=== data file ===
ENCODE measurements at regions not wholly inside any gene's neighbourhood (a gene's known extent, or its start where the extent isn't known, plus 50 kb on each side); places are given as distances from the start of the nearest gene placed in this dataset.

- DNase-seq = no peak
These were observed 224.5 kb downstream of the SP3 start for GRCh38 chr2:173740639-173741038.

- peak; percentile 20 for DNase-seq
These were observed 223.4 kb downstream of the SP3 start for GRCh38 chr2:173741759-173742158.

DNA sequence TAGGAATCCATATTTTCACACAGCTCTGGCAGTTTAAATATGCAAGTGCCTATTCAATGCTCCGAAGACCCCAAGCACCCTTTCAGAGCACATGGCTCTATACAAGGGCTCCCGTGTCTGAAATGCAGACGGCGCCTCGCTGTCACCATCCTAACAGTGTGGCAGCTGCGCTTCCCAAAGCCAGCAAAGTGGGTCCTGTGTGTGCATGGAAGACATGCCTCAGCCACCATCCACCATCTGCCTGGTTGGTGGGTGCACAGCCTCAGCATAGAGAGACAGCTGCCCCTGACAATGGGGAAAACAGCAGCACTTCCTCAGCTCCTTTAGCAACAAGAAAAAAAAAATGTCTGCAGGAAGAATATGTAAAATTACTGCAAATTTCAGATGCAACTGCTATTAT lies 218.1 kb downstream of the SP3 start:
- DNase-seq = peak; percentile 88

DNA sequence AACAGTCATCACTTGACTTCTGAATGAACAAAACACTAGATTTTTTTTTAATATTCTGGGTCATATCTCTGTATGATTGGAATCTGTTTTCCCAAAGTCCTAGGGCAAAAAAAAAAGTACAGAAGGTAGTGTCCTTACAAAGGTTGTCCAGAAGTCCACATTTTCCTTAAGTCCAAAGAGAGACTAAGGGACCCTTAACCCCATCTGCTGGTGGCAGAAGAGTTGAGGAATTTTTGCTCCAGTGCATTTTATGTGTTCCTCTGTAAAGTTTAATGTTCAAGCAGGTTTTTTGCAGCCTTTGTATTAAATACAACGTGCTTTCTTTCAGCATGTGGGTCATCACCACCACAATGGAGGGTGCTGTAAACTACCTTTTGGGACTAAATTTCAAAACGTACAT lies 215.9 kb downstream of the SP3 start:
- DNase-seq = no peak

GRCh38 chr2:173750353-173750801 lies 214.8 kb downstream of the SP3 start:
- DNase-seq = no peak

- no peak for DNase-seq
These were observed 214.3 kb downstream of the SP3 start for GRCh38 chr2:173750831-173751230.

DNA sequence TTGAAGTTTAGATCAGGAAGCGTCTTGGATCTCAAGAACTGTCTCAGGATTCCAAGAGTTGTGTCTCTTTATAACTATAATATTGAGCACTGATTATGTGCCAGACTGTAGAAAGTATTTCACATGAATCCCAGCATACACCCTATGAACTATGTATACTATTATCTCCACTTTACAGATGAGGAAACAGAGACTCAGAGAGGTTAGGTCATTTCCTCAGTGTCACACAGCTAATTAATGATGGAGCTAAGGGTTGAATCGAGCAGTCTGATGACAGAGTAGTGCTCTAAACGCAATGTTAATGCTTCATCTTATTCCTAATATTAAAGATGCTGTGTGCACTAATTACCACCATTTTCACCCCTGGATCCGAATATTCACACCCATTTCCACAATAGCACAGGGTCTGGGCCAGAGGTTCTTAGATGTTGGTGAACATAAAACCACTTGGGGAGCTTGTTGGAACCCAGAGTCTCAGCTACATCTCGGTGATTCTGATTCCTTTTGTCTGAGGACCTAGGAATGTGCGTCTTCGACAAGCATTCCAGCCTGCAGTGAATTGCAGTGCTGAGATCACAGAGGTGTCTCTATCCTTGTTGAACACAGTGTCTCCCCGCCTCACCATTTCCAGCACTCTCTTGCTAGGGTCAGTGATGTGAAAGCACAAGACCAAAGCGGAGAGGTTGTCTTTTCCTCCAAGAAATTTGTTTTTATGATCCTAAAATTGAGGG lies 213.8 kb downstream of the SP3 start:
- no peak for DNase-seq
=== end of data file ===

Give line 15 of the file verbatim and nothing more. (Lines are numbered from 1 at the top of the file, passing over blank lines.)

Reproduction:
- no peak for DNase-seq